Castlegate, TW9

Place Name

Named after the barracks of the 1st Surrey Militia that stood near here. On Thursday, May 25, 1854, an advert appeared in The Times placed by the Justices of the County of Surrey seeking a 30 year loan of £10,000 on security of the rates for the purpose of “erecting the necessary buildings and providing the accommodation required for the three regiments of Royal Surrey Militia”. But by November 1857, with the militia raised, the barracks had still not been completed. Instead, as was the custom, they were billeted in local hotels and houses to the chagrin of the local residents. By December 15, one hotelier had had enough, writing on behalf of the licensed victuallers he complained to The Times that they were “protesting against the gross injustice inflicted on us by the Militia being billeted here for so lengthened a period, more especially as there is such a place as the camp at Aldershott. The anonymous writer explained: “The 1st Royal Surrey Militia has been quartered here for about six weeks, and the billets extend to a fortnight longer. It is only necessary to say that 99 officers and men are billeted on two houses alone – viz., the Star and Garter, 50 men and six officers, and the Castle Hotel, 39 men and four officers – other houses in proportion. To show the very great expense and inconvenience we are subjected to, I may further state that the annoyance is not confined to the licensed victuallers only, the inhabitants generally feel the inconvenience and detriment, as Richmond is a place whose prosperity entirely depends upon visitors, and the presence of 800 young men, many of whom are disorderly and dissolute, converts it from the quiet attractive town it usually is to ill-disciplined barracks. I should inform you that a letter has been addressed to his Royal Highness the Duke of Cambridge on the subject, to which has been returned a most gracious reply, promising that the Militia shall be removed at the earliest possible opportunity; but even that will only afford a temporary relief, whereas it is our desire to obtain a permanent one. We cannot, of course, complain of marching regiments being temporarily quartered upon us, but we protest against the Militias infliction for so lengthy a period as above stated, and we sincerely trust by your kindly inserting this letter it may attract the attention of our county members, and that they will next session bring it before Parliament, and obtain for us a removal of the existing evil.” The building called Castlegate was eventually finished “with a facade like a medieval fortress”. In theory the Militia should have been a voluntary army, but men could be conscripted by ballot if the militia fell short of its quota. Unlike the standing army, this force was only called out in times of crisis when the regular army was away, which it was which it was during the Crimea War of 1854 and again a few years later during the Indian Mutiny of 1857. By 1859 the numbers of volunteers had dwindled to under 40 men, The Times reporting that they had been “drilling twice a week (Wednesdays and Saturdays) at the Staff House of the 1st Royal Surrey Militia”. The paper added that: “Though at present only a sub division, there is every reason to hope that its numbers will soon be sufficiently increased ro form a full company.” When the soldiers moved to Kingston sometime around 1876, the medieval fortress style building was used as tenements, eventually being cleared away in 1909 when the area was used for allotments. By 1923 the area was developed for housing off the newly created St Paul’s Road.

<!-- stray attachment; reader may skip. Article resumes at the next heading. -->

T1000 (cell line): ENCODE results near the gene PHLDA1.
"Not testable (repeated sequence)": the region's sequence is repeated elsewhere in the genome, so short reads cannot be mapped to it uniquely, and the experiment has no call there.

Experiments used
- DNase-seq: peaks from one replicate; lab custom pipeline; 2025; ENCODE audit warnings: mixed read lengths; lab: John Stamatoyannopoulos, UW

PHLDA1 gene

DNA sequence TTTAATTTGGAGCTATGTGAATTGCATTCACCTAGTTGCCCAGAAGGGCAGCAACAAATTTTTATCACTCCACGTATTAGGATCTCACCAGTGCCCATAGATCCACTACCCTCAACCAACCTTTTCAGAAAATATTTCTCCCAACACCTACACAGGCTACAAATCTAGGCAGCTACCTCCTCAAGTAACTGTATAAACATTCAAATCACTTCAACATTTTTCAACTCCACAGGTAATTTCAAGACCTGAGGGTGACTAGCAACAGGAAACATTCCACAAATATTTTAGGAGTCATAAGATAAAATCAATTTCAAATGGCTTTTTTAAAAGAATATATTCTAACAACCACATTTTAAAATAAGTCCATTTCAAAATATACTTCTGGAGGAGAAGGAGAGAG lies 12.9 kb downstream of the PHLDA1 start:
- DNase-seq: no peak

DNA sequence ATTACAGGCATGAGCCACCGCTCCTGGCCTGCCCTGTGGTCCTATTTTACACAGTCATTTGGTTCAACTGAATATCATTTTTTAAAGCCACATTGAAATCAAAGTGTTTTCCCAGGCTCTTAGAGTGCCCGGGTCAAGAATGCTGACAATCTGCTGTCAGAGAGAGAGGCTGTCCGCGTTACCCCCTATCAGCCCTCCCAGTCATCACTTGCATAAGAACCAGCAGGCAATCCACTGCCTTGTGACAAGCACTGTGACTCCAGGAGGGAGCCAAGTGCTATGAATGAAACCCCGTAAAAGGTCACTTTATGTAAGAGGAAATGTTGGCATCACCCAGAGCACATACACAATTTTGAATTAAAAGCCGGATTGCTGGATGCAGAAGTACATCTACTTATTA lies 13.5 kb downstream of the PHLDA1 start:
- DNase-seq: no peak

Leave a Reply

Your email address will not be published. Required fields are marked *